The news out of Iraq today is bad -- a car bomber killed 12 and wounded 41 this morning -- but a Newsweek reporter says the underlying story may be worse. In an interview with Foreign Policy, Rod Nordland, the magazine's chief foreign correspondent and former Baghdad bureau chief, says that conditions in Iraq are "much worse" than they're described in the U.S. press.
The reason? The Bush administration does a "great job of managing the news," and the military has begun to crack down on embedded reporters who might otherwise offer a clear assessment of facts on the ground. "Before a journalist is allowed to go on an embed now, [the military] check[s] the work you have done previously," Nordland says. "They want to know your slant on a story -- they use the word 'slant' -- what you intend to write, and what you have written from embed trips before. If they don't like what you have done before, they refuse to take you. There are cases where individual reporters have been blacklisted because the military wasn't happy with the work they had done on embed."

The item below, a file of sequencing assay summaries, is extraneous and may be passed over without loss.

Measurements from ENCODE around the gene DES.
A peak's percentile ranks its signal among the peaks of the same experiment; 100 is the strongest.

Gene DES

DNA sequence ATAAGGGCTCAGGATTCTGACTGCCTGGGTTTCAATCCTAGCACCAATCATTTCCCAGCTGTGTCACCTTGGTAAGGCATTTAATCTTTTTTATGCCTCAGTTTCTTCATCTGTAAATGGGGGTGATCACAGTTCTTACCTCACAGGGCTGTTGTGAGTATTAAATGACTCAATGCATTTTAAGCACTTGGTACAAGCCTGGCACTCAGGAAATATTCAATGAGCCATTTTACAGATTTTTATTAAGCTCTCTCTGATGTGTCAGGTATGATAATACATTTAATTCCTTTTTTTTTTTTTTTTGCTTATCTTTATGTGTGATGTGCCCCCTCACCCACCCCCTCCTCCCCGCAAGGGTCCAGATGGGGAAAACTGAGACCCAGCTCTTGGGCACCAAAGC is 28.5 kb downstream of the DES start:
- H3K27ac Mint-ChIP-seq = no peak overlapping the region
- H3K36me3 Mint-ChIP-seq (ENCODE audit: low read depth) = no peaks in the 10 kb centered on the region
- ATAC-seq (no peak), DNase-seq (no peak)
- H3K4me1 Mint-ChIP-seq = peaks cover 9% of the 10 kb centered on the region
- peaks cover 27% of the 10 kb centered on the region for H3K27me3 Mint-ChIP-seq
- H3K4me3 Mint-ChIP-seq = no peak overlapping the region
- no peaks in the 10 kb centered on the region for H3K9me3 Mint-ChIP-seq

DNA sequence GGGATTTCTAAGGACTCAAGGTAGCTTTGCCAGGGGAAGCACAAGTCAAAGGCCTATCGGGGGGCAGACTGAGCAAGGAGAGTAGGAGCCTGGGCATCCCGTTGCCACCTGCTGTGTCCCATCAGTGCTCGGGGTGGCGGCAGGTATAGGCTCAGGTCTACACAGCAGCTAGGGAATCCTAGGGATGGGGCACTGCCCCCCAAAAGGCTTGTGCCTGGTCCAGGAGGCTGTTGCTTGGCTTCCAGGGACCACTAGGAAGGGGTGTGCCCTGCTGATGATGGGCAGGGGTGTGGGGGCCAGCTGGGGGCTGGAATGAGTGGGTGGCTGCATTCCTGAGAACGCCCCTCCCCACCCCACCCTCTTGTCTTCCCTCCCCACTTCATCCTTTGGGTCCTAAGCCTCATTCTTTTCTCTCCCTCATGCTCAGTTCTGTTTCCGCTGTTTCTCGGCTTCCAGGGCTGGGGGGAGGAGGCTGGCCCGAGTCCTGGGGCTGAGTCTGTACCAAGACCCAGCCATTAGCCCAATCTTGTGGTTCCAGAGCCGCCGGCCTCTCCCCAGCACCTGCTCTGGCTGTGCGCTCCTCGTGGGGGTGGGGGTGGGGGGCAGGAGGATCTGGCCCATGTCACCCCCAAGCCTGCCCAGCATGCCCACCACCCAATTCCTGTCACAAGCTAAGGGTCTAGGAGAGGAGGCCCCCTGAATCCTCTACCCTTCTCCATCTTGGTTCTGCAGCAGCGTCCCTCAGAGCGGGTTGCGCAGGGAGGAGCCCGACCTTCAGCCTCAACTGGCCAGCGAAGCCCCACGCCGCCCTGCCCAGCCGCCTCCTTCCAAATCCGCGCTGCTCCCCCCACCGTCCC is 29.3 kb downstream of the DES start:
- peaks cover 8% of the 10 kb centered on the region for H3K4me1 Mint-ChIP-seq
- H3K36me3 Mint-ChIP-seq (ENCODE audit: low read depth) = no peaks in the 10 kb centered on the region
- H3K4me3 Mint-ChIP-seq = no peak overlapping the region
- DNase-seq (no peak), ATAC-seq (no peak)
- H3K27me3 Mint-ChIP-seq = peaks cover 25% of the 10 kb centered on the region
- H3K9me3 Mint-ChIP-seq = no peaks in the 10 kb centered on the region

Still, Nordland says that reporters "get out among the Iraqi public a whole lot more than almost any American official, certainly more than military officials do." And he says that there's only so much the administration and the military can do to hide the reality that Iraqis are facing. "It is certainly hard to hide the fact that in the third year of this war, Iraqis are only getting electricity for about 5 to 10 percent of the day," Nordland says. "Living conditions have gotten so much worse, violence is at an even higher tempo, and the country is on the verge of civil war. The administration has been successful to the extent that most Americans are not aware of just how dire it is and how little progress has been made. They keep talking about how the Iraqi army is doing much better and taking over responsibilities, but for the most part that's not true."